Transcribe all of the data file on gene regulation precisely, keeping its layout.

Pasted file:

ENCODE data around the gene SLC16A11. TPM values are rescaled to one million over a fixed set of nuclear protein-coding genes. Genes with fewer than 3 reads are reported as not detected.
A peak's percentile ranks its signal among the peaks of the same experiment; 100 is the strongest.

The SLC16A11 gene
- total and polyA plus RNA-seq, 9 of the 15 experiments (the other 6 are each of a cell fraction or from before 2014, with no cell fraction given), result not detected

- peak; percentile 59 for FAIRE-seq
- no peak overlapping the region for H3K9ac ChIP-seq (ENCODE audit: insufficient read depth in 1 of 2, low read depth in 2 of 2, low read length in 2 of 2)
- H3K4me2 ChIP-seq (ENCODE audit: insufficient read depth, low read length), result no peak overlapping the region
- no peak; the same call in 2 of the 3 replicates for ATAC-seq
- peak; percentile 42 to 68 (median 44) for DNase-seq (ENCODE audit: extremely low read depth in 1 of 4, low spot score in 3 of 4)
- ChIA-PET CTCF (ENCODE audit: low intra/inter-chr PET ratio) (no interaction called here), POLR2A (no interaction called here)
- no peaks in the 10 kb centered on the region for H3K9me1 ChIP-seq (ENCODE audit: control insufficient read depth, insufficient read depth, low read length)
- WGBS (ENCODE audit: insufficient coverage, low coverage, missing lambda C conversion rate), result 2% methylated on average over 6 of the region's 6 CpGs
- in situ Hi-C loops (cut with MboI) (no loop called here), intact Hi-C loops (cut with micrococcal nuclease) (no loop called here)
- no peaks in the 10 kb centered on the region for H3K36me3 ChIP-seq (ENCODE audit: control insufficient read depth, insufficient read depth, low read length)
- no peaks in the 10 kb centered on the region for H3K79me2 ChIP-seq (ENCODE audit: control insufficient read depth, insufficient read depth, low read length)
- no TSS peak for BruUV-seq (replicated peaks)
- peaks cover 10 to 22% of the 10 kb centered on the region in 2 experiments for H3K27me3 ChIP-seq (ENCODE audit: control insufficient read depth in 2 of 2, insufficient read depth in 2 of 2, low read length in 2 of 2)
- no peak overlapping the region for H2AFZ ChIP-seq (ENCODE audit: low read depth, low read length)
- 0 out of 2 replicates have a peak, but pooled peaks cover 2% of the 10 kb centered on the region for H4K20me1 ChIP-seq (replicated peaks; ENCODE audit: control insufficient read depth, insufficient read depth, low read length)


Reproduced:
ENCODE data around the gene SLC16A11. TPM values are rescaled to one million over a fixed set of nuclear protein-coding genes. Genes with fewer than 3 reads are reported as not detected.
A peak's percentile ranks its signal among the peaks of the same experiment; 100 is the strongest.

The SLC16A11 gene
- total and polyA plus RNA-seq, 9 of the 15 experiments (the other 6 are each of a cell fraction or from before 2014, with no cell fraction given), result not detected

- peak; percentile 59 for FAIRE-seq
- no peak overlapping the region for H3K9ac ChIP-seq (ENCODE audit: insufficient read depth in 1 of 2, low read depth in 2 of 2, low read length in 2 of 2)
- H3K4me2 ChIP-seq (ENCODE audit: insufficient read depth, low read length), result no peak overlapping the region
- no peak; the same call in 2 of the 3 replicates for ATAC-seq
- peak; percentile 42 to 68 (median 44) for DNase-seq (ENCODE audit: extremely low read depth in 1 of 4, low spot score in 3 of 4)
- ChIA-PET CTCF (ENCODE audit: low intra/inter-chr PET ratio) (no interaction called here), POLR2A (no interaction called here)
- no peaks in the 10 kb centered on the region for H3K9me1 ChIP-seq (ENCODE audit: control insufficient read depth, insufficient read depth, low read length)
- WGBS (ENCODE audit: insufficient coverage, low coverage, missing lambda C conversion rate), result 2% methylated on average over 6 of the region's 6 CpGs
- in situ Hi-C loops (cut with MboI) (no loop called here), intact Hi-C loops (cut with micrococcal nuclease) (no loop called here)
- no peaks in the 10 kb centered on the region for H3K36me3 ChIP-seq (ENCODE audit: control insufficient read depth, insufficient read depth, low read length)
- no peaks in the 10 kb centered on the region for H3K79me2 ChIP-seq (ENCODE audit: control insufficient read depth, insufficient read depth, low read length)
- no TSS peak for BruUV-seq (replicated peaks)
- peaks cover 10 to 22% of the 10 kb centered on the region in 2 experiments for H3K27me3 ChIP-seq (ENCODE audit: control insufficient read depth in 2 of 2, insufficient read depth in 2 of 2, low read length in 2 of 2)
- no peak overlapping the region for H2AFZ ChIP-seq (ENCODE audit: low read depth, low read length)
- 0 out of 2 replicates have a peak, but pooled peaks cover 2% of the 10 kb centered on the region for H4K20me1 ChIP-seq (replicated peaks; ENCODE audit: control insufficient read depth, insufficient read depth, low read length)